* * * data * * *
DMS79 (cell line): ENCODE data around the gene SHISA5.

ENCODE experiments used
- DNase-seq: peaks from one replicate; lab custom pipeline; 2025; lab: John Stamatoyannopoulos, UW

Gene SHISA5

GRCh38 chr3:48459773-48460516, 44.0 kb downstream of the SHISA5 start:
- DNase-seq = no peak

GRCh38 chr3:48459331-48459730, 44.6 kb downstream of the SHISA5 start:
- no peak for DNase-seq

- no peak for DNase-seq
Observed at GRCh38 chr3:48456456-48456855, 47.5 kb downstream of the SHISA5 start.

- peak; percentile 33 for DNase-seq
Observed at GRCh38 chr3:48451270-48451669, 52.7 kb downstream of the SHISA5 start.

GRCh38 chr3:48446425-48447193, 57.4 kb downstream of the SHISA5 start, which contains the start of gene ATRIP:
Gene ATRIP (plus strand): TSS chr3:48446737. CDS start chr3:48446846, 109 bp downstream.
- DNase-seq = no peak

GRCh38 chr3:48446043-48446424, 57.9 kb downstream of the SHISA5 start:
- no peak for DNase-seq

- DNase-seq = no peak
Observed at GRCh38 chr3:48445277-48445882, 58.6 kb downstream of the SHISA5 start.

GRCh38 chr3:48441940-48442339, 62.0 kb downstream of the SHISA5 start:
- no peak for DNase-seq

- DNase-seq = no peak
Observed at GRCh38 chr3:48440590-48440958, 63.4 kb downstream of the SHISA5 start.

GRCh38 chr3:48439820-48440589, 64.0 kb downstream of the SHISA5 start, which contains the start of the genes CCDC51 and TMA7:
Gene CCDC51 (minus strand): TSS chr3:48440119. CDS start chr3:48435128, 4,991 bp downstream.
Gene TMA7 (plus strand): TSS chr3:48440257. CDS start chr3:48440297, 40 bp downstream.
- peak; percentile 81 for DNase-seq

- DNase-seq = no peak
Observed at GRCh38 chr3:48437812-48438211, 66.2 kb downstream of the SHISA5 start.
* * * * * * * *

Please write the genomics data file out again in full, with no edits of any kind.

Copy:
DMS79 (cell line): ENCODE data around the gene SHISA5.

ENCODE experiments used
- DNase-seq: peaks from one replicate; lab custom pipeline; 2025; lab: John Stamatoyannopoulos, UW

Gene SHISA5

GRCh38 chr3:48459773-48460516, 44.0 kb downstream of the SHISA5 start:
- DNase-seq = no peak

GRCh38 chr3:48459331-48459730, 44.6 kb downstream of the SHISA5 start:
- no peak for DNase-seq

- no peak for DNase-seq
Observed at GRCh38 chr3:48456456-48456855, 47.5 kb downstream of the SHISA5 start.

- peak; percentile 33 for DNase-seq
Observed at GRCh38 chr3:48451270-48451669, 52.7 kb downstream of the SHISA5 start.

GRCh38 chr3:48446425-48447193, 57.4 kb downstream of the SHISA5 start, which contains the start of gene ATRIP:
Gene ATRIP (plus strand): TSS chr3:48446737. CDS start chr3:48446846, 109 bp downstream.
- DNase-seq = no peak

GRCh38 chr3:48446043-48446424, 57.9 kb downstream of the SHISA5 start:
- no peak for DNase-seq

- DNase-seq = no peak
Observed at GRCh38 chr3:48445277-48445882, 58.6 kb downstream of the SHISA5 start.

GRCh38 chr3:48441940-48442339, 62.0 kb downstream of the SHISA5 start:
- no peak for DNase-seq

- DNase-seq = no peak
Observed at GRCh38 chr3:48440590-48440958, 63.4 kb downstream of the SHISA5 start.

GRCh38 chr3:48439820-48440589, 64.0 kb downstream of the SHISA5 start, which contains the start of the genes CCDC51 and TMA7:
Gene CCDC51 (minus strand): TSS chr3:48440119. CDS start chr3:48435128, 4,991 bp downstream.
Gene TMA7 (plus strand): TSS chr3:48440257. CDS start chr3:48440297, 40 bp downstream.
- peak; percentile 81 for DNase-seq

- DNase-seq = no peak
Observed at GRCh38 chr3:48437812-48438211, 66.2 kb downstream of the SHISA5 start.